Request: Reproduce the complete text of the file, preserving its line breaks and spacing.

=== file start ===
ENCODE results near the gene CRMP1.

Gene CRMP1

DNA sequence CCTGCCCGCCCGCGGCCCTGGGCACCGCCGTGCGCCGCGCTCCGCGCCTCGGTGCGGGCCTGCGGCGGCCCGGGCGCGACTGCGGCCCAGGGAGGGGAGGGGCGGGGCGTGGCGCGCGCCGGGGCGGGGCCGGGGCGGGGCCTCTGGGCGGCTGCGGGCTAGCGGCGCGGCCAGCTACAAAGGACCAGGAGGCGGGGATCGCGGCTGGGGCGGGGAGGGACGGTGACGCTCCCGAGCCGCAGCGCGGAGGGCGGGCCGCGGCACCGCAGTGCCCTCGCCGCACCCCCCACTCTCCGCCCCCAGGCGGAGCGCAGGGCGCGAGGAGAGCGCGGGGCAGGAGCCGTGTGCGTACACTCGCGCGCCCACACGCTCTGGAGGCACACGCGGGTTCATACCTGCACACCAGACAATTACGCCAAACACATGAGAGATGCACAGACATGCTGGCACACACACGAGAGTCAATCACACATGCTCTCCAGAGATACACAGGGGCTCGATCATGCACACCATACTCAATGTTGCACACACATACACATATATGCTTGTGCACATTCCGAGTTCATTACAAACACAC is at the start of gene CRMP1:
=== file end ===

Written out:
ENCODE results near the gene CRMP1.

Gene CRMP1

DNA sequence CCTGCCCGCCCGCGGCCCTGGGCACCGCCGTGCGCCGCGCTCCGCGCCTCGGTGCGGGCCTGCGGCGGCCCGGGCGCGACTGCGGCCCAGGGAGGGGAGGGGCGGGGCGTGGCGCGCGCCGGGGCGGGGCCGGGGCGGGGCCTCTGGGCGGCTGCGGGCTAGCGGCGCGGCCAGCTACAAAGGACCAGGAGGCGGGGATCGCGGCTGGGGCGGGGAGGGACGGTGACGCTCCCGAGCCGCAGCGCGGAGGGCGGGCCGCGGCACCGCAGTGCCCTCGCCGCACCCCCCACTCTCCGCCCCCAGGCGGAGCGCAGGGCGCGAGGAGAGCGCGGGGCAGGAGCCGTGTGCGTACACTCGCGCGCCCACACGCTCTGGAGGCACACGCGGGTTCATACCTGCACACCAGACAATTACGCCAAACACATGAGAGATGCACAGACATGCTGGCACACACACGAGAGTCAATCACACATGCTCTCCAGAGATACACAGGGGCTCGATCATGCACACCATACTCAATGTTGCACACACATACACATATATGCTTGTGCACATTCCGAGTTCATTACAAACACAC is at the start of gene CRMP1: